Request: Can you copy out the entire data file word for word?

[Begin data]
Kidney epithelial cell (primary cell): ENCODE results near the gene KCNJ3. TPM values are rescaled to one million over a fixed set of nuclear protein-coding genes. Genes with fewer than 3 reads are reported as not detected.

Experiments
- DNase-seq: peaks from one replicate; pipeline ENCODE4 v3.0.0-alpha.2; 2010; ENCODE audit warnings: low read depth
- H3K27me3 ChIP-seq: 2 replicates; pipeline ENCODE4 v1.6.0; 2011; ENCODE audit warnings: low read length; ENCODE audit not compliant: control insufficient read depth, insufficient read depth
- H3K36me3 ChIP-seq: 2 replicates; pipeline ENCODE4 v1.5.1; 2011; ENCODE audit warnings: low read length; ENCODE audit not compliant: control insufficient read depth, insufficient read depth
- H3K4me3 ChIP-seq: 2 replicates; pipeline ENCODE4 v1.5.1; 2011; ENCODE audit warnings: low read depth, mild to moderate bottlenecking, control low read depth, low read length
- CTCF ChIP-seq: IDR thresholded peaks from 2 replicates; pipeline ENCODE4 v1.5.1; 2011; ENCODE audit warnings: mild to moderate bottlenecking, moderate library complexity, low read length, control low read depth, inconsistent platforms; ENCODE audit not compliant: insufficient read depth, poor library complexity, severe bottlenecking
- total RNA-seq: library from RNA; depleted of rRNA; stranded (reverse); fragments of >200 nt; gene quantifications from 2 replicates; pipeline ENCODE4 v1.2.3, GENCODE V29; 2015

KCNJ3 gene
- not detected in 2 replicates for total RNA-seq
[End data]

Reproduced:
Kidney epithelial cell (primary cell): ENCODE results near the gene KCNJ3. TPM values are rescaled to one million over a fixed set of nuclear protein-coding genes. Genes with fewer than 3 reads are reported as not detected.

Experiments
- DNase-seq: peaks from one replicate; pipeline ENCODE4 v3.0.0-alpha.2; 2010; ENCODE audit warnings: low read depth
- H3K27me3 ChIP-seq: 2 replicates; pipeline ENCODE4 v1.6.0; 2011; ENCODE audit warnings: low read length; ENCODE audit not compliant: control insufficient read depth, insufficient read depth
- H3K36me3 ChIP-seq: 2 replicates; pipeline ENCODE4 v1.5.1; 2011; ENCODE audit warnings: low read length; ENCODE audit not compliant: control insufficient read depth, insufficient read depth
- H3K4me3 ChIP-seq: 2 replicates; pipeline ENCODE4 v1.5.1; 2011; ENCODE audit warnings: low read depth, mild to moderate bottlenecking, control low read depth, low read length
- CTCF ChIP-seq: IDR thresholded peaks from 2 replicates; pipeline ENCODE4 v1.5.1; 2011; ENCODE audit warnings: mild to moderate bottlenecking, moderate library complexity, low read length, control low read depth, inconsistent platforms; ENCODE audit not compliant: insufficient read depth, poor library complexity, severe bottlenecking
- total RNA-seq: library from RNA; depleted of rRNA; stranded (reverse); fragments of >200 nt; gene quantifications from 2 replicates; pipeline ENCODE4 v1.2.3, GENCODE V29; 2015

KCNJ3 gene
- not detected in 2 replicates for total RNA-seq